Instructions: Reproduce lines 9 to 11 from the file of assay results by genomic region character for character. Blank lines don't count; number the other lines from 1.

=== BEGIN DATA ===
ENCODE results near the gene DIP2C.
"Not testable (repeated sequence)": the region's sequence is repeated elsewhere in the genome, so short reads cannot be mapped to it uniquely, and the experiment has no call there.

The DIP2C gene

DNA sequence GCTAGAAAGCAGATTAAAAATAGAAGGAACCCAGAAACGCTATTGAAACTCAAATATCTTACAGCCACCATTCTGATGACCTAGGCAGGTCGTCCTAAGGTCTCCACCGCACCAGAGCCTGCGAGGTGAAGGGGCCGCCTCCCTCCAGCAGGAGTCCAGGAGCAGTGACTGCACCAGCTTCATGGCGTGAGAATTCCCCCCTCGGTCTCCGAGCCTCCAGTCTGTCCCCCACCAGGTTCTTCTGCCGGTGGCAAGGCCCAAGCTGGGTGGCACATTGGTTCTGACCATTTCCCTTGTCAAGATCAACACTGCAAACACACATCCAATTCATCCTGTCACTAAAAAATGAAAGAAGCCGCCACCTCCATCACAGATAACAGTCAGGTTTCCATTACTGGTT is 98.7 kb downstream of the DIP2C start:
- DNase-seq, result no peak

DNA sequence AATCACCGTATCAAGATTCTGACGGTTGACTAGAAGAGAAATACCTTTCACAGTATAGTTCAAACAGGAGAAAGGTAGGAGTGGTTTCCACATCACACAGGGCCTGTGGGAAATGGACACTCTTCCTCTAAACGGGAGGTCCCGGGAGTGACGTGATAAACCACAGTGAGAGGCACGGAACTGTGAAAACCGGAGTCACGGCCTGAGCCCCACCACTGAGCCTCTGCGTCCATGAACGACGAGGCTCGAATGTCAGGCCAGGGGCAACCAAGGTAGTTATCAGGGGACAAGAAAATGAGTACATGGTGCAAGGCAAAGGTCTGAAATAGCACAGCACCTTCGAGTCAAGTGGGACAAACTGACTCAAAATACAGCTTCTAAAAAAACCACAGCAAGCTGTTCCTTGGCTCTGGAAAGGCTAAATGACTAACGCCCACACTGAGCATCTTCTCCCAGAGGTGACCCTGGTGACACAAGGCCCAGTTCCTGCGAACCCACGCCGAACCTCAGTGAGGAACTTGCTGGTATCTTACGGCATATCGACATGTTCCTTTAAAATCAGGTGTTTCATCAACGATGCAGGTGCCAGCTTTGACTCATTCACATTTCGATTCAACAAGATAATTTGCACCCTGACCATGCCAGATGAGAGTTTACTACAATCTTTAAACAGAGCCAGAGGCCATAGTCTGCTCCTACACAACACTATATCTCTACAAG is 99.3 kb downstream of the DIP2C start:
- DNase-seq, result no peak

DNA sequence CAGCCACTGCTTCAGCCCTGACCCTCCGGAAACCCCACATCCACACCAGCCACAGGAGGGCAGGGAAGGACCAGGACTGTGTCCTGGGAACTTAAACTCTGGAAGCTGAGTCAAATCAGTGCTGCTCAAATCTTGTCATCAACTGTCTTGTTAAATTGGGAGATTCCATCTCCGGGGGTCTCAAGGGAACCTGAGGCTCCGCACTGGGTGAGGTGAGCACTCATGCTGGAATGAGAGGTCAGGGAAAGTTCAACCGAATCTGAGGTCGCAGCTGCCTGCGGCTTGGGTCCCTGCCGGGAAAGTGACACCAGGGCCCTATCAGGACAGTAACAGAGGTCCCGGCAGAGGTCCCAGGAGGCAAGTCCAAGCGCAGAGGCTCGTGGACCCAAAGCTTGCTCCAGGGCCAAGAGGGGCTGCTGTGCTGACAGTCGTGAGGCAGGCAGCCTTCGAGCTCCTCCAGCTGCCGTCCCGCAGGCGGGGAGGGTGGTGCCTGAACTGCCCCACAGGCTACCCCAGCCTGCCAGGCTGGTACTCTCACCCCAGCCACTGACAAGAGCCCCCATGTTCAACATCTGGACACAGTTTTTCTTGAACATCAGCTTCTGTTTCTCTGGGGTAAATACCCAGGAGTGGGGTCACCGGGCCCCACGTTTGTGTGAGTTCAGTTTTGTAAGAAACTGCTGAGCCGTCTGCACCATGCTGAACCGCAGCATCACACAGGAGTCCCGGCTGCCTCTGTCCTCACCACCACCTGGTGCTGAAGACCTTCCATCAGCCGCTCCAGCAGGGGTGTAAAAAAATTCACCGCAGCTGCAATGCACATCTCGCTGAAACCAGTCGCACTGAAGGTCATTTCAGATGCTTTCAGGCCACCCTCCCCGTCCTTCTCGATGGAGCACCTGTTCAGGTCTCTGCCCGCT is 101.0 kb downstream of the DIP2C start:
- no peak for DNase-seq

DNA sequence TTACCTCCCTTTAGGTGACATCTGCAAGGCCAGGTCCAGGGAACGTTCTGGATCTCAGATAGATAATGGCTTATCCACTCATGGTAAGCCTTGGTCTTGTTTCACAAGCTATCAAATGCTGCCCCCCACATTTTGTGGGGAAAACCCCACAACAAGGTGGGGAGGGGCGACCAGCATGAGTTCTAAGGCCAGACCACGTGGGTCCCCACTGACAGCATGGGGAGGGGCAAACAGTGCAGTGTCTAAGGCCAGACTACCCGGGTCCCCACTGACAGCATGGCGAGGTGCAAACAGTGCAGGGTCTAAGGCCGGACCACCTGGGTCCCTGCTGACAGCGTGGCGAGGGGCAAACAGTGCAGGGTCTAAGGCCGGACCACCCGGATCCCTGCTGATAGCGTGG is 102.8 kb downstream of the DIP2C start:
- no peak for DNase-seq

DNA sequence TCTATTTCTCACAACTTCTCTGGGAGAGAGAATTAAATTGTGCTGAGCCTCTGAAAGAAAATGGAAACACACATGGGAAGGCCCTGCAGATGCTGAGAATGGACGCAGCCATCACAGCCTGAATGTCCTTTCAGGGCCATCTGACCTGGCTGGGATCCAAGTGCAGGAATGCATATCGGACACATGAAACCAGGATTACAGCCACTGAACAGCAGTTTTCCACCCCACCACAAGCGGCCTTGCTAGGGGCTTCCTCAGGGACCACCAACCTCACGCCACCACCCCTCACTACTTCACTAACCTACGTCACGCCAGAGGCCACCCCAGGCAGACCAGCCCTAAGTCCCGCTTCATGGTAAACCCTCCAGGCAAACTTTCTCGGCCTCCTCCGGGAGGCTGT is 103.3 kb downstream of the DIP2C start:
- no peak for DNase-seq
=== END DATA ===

- no peak for DNase-seq

DNA sequence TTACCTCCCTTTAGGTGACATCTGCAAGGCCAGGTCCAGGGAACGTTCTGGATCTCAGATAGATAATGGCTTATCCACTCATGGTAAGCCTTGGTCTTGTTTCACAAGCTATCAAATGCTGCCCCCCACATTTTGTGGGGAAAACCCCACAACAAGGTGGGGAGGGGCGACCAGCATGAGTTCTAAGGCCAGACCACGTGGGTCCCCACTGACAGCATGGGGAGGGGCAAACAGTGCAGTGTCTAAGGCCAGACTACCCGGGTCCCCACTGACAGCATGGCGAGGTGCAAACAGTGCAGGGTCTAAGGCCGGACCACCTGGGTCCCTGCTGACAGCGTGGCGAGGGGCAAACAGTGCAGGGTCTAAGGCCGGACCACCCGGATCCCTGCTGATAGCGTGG is 102.8 kb downstream of the DIP2C start:
- no peak for DNase-seq